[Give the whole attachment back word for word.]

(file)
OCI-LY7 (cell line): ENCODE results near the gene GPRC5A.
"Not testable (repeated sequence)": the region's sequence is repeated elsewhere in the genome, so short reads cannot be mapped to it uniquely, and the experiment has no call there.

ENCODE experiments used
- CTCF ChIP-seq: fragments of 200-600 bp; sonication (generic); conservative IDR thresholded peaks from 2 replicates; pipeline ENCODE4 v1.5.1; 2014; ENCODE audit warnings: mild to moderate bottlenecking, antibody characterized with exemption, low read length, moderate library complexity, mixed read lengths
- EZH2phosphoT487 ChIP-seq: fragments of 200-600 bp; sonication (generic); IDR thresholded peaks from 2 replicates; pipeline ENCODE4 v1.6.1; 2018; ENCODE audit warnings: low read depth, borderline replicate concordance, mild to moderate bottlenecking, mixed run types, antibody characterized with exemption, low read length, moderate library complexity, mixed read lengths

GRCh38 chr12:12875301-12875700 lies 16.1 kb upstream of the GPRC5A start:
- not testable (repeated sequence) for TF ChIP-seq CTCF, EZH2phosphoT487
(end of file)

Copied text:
OCI-LY7 (cell line): ENCODE results near the gene GPRC5A.
"Not testable (repeated sequence)": the region's sequence is repeated elsewhere in the genome, so short reads cannot be mapped to it uniquely, and the experiment has no call there.

ENCODE experiments used
- CTCF ChIP-seq: fragments of 200-600 bp; sonication (generic); conservative IDR thresholded peaks from 2 replicates; pipeline ENCODE4 v1.5.1; 2014; ENCODE audit warnings: mild to moderate bottlenecking, antibody characterized with exemption, low read length, moderate library complexity, mixed read lengths
- EZH2phosphoT487 ChIP-seq: fragments of 200-600 bp; sonication (generic); IDR thresholded peaks from 2 replicates; pipeline ENCODE4 v1.6.1; 2018; ENCODE audit warnings: low read depth, borderline replicate concordance, mild to moderate bottlenecking, mixed run types, antibody characterized with exemption, low read length, moderate library complexity, mixed read lengths

GRCh38 chr12:12875301-12875700 lies 16.1 kb upstream of the GPRC5A start:
- not testable (repeated sequence) for TF ChIP-seq CTCF, EZH2phosphoT487